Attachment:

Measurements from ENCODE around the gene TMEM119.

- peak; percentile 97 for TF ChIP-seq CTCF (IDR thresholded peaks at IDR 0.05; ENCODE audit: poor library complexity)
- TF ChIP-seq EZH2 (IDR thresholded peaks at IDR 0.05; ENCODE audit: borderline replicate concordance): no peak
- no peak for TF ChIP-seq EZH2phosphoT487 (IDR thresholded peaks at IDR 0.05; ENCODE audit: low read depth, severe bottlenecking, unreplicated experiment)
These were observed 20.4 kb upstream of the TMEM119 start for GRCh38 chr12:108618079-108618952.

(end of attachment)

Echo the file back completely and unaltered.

Measurements from ENCODE around the gene TMEM119.

- peak; percentile 97 for TF ChIP-seq CTCF (IDR thresholded peaks at IDR 0.05; ENCODE audit: poor library complexity)
- TF ChIP-seq EZH2 (IDR thresholded peaks at IDR 0.05; ENCODE audit: borderline replicate concordance): no peak
- no peak for TF ChIP-seq EZH2phosphoT487 (IDR thresholded peaks at IDR 0.05; ENCODE audit: low read depth, severe bottlenecking, unreplicated experiment)
These were observed 20.4 kb upstream of the TMEM119 start for GRCh38 chr12:108618079-108618952.